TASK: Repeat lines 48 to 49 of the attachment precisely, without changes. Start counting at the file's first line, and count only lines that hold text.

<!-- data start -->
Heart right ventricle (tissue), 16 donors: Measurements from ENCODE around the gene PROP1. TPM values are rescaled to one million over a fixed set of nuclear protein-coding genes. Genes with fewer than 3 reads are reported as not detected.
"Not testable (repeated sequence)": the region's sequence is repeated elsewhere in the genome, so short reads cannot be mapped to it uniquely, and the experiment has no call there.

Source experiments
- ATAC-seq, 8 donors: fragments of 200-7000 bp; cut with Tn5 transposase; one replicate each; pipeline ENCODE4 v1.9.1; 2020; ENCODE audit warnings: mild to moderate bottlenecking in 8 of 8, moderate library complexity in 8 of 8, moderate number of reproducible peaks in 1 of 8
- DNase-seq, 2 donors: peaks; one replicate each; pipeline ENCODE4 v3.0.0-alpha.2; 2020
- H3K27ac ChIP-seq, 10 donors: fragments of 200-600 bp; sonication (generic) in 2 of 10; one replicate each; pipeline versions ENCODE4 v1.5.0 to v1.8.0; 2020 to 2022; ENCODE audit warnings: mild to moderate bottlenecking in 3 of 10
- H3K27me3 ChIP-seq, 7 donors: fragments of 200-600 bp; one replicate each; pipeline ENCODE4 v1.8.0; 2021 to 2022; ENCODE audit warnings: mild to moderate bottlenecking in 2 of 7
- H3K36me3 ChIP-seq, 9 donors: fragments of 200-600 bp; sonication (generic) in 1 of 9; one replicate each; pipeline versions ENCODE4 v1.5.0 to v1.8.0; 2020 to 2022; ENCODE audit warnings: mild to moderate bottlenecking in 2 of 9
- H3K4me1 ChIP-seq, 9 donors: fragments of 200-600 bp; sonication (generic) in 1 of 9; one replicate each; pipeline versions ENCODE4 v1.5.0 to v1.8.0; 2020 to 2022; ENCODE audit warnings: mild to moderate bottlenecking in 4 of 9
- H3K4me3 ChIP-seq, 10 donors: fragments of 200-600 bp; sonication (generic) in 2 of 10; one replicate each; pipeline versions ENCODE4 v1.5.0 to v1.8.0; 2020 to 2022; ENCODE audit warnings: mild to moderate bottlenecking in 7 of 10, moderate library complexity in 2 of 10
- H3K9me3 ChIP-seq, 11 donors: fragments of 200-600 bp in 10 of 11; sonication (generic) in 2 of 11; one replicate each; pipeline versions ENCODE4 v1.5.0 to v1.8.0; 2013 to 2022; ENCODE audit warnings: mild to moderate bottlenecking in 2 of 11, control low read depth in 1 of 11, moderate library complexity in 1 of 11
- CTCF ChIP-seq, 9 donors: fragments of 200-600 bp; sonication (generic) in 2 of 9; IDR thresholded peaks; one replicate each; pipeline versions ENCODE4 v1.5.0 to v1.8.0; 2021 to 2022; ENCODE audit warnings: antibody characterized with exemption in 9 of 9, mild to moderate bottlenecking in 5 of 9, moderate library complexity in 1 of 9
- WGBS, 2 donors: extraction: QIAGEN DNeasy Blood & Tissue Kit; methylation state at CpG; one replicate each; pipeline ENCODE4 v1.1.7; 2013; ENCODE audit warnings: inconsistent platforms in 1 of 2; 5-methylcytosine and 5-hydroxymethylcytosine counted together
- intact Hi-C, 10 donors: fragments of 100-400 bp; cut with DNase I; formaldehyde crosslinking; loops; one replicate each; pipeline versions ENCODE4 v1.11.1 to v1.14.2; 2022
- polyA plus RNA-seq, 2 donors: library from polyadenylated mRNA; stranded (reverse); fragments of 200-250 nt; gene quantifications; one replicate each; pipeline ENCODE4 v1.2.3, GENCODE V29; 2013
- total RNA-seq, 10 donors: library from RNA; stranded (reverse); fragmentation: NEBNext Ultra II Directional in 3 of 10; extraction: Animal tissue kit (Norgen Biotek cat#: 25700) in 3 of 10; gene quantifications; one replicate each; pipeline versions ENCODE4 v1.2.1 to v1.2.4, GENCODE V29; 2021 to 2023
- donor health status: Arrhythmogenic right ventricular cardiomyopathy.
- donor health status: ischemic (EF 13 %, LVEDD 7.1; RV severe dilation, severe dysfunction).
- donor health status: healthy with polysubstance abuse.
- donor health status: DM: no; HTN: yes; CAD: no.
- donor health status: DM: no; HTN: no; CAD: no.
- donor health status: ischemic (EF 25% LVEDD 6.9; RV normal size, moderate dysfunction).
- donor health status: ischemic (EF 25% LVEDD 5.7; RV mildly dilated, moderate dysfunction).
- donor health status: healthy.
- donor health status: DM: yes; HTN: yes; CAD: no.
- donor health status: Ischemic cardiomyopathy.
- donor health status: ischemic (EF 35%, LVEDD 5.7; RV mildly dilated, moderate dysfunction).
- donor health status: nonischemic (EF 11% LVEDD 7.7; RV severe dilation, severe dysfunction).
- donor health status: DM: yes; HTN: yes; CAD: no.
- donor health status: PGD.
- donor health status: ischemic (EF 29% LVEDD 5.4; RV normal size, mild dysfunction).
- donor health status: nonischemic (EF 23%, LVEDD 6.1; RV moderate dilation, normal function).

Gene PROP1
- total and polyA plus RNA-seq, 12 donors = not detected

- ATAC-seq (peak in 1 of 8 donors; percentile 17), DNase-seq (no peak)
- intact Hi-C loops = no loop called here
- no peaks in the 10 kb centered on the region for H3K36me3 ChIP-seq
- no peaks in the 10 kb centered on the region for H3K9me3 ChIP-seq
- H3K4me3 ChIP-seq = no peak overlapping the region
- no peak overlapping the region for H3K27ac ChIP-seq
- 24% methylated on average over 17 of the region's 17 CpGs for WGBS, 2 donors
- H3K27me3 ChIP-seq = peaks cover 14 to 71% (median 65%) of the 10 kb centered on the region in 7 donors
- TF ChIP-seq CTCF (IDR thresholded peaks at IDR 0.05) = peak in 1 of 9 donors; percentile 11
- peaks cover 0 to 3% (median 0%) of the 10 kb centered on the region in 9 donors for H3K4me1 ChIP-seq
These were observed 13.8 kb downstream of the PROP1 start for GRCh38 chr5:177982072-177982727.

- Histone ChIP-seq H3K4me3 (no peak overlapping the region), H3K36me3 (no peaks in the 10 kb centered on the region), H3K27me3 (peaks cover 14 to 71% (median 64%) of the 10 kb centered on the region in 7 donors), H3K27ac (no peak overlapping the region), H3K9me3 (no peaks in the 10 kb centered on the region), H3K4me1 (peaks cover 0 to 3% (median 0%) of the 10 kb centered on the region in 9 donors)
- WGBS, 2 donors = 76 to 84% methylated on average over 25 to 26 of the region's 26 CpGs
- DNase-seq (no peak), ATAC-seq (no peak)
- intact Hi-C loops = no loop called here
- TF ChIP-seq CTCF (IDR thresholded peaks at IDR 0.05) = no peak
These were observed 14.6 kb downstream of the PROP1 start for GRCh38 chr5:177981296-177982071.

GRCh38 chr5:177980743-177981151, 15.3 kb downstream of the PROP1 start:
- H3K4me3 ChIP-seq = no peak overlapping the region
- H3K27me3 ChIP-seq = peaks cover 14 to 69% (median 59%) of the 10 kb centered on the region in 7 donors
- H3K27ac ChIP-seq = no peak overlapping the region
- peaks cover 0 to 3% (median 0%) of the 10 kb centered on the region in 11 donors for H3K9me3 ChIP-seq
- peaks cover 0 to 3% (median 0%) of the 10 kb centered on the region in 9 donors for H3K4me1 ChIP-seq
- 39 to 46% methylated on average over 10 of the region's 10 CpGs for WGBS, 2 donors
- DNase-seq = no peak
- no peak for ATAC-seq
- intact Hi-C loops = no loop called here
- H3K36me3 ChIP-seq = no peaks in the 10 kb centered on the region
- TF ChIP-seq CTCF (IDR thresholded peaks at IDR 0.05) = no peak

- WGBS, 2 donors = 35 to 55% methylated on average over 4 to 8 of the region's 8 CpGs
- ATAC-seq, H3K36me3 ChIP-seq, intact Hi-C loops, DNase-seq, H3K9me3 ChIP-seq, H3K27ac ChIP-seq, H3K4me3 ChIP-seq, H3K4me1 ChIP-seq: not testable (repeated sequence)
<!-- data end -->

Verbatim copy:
- DNase-seq (no peak), ATAC-seq (no peak)
- intact Hi-C loops = no loop called here